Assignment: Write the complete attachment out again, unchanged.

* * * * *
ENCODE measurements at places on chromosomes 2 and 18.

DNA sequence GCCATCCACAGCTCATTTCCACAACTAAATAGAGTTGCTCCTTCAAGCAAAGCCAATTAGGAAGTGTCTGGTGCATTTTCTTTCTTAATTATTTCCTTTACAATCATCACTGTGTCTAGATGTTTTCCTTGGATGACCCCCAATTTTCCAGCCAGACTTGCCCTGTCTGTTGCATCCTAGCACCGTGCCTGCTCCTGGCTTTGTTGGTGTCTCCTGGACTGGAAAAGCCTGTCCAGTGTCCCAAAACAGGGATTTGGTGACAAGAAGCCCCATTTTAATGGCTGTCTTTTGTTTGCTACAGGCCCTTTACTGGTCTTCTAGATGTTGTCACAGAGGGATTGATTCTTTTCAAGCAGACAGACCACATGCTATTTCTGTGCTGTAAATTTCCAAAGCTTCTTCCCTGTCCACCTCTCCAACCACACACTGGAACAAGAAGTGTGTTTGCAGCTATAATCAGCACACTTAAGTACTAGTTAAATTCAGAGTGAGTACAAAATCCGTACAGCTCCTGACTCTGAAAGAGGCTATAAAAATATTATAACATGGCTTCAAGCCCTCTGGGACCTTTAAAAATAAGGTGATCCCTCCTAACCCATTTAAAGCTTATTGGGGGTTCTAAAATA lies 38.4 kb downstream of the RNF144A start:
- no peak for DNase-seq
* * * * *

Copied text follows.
ENCODE measurements at places on chromosomes 2 and 18.

DNA sequence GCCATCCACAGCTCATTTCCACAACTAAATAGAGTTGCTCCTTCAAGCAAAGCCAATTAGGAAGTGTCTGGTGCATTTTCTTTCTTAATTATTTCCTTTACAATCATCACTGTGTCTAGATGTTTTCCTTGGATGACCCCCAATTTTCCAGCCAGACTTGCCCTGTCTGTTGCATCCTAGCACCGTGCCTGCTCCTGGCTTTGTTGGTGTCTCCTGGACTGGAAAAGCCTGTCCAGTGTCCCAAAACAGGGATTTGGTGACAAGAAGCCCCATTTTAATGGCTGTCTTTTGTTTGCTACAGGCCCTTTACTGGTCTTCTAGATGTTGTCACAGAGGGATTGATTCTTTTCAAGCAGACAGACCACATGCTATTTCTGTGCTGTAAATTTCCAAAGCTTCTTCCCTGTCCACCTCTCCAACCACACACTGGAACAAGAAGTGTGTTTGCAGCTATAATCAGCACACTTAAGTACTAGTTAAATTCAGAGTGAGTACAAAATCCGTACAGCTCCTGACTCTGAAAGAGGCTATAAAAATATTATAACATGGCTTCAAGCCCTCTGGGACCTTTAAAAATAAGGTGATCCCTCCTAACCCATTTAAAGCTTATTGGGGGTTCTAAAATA lies 38.4 kb downstream of the RNF144A start:
- no peak for DNase-seq